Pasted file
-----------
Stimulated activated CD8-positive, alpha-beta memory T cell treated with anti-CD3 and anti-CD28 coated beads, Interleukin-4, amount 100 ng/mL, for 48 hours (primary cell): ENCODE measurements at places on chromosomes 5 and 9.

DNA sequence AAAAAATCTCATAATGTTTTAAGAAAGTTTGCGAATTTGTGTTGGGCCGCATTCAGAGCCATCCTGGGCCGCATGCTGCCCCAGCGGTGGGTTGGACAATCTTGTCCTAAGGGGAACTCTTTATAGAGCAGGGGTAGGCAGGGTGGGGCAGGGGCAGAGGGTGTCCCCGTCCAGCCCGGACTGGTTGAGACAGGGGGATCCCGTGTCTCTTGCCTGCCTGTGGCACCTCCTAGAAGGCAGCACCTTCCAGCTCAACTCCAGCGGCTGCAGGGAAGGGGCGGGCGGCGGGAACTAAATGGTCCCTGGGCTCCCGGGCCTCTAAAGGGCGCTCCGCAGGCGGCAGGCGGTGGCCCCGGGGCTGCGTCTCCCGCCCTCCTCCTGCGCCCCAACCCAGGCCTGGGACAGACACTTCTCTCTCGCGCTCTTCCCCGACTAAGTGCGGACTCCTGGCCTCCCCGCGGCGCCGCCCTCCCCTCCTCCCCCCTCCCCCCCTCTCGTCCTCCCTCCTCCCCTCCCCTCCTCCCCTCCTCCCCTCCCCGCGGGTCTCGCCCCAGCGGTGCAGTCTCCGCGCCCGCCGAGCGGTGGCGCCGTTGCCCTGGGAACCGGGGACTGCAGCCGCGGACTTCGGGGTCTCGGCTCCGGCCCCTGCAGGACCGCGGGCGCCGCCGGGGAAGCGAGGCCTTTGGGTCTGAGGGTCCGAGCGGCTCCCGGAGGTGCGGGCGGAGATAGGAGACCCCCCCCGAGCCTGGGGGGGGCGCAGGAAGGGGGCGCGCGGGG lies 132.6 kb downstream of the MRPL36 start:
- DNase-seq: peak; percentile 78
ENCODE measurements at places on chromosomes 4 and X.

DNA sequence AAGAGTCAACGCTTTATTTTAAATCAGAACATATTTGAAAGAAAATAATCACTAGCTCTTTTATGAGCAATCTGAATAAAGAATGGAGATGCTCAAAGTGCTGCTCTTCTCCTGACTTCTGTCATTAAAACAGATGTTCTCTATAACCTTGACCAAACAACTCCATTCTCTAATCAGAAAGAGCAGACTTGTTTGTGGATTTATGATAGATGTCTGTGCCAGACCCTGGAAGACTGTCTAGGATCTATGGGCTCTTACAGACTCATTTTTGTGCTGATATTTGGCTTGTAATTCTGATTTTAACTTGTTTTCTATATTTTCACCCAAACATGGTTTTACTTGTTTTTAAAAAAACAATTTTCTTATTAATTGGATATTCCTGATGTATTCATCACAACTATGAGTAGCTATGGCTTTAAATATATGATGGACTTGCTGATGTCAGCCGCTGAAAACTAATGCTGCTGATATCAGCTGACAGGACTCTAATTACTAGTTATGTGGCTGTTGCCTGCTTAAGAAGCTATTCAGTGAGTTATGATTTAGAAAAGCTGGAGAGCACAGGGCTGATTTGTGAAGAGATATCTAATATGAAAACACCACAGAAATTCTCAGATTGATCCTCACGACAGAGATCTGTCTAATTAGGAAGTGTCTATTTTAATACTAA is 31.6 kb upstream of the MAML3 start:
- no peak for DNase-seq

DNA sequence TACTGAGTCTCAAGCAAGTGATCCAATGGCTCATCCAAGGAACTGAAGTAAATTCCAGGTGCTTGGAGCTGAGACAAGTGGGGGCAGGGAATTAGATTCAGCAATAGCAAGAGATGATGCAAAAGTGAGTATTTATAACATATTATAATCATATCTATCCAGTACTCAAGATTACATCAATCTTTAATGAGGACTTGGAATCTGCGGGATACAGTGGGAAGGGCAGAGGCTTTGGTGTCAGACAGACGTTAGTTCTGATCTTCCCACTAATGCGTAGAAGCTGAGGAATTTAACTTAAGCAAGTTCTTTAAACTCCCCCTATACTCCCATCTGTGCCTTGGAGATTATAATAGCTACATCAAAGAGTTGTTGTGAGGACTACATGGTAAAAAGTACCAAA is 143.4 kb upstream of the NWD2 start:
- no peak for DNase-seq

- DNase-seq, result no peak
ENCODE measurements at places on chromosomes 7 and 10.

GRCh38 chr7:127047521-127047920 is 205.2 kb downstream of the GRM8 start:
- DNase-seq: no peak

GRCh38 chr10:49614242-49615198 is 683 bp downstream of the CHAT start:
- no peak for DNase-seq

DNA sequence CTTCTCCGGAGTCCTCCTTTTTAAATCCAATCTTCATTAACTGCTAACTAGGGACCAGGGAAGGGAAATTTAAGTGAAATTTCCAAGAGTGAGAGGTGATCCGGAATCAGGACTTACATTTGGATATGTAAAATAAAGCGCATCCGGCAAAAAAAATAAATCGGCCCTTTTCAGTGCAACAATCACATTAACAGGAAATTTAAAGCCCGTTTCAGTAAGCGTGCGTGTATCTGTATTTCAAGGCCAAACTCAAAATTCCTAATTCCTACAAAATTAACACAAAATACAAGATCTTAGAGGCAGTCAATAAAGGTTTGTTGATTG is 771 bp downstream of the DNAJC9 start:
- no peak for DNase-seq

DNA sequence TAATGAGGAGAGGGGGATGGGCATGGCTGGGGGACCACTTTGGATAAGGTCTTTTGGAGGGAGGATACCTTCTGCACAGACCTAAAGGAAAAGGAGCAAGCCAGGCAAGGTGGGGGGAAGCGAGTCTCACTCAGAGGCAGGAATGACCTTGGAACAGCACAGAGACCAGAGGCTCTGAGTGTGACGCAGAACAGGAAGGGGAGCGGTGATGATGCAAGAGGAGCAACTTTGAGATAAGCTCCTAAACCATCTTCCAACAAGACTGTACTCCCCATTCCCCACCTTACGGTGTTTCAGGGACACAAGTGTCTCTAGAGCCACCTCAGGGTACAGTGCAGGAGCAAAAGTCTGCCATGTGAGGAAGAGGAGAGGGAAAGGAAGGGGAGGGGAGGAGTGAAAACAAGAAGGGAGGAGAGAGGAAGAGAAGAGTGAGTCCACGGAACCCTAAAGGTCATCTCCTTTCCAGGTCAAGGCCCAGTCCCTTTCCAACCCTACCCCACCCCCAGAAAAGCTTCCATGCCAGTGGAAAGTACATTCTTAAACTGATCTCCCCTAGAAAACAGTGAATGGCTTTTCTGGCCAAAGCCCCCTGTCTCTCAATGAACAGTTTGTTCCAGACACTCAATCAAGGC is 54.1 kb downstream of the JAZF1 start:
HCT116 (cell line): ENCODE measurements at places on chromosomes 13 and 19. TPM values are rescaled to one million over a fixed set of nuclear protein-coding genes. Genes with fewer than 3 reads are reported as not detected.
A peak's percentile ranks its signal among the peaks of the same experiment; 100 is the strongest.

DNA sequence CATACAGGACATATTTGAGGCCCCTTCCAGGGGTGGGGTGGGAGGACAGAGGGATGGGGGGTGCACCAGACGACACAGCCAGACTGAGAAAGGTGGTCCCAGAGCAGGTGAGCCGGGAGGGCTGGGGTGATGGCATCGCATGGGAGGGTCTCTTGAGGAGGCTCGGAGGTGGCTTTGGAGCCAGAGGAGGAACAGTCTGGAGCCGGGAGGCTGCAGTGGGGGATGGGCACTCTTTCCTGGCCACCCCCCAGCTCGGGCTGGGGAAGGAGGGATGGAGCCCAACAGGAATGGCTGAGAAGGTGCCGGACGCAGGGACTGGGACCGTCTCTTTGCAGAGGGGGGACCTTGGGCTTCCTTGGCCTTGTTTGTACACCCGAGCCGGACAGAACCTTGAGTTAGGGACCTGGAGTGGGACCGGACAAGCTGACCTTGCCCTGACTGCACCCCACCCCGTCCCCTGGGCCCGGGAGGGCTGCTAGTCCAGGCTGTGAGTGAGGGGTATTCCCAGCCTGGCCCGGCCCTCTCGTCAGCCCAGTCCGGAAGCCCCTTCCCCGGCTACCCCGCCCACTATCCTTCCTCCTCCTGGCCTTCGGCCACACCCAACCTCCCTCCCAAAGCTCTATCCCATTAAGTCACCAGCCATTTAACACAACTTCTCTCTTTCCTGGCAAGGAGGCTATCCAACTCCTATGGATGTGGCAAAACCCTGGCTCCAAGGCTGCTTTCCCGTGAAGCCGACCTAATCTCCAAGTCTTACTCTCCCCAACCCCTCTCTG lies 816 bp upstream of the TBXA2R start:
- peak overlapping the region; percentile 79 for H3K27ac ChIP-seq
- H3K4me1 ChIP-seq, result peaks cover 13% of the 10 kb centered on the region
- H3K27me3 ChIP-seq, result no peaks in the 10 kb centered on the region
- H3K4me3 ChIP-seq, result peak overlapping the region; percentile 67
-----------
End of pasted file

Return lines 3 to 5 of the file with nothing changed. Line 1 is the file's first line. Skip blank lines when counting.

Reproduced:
- DNase-seq: peak; percentile 78
ENCODE measurements at places on chromosomes 4 and X.

DNA sequence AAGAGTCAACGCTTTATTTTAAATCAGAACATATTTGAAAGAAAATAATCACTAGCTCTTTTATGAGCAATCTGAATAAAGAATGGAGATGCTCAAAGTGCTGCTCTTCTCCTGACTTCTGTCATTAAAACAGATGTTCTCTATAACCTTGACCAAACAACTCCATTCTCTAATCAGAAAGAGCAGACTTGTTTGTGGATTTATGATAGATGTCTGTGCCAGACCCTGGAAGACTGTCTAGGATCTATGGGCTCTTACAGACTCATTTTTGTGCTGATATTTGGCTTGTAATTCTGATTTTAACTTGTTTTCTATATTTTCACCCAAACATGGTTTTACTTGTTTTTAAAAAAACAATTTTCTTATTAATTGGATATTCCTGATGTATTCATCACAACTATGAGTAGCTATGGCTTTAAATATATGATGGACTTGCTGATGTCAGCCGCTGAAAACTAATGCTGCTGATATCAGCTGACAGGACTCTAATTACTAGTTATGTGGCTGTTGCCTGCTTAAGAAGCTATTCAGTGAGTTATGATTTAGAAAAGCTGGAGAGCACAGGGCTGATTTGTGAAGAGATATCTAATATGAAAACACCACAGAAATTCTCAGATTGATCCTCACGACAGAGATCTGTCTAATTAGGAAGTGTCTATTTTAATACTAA is 31.6 kb upstream of the MAML3 start: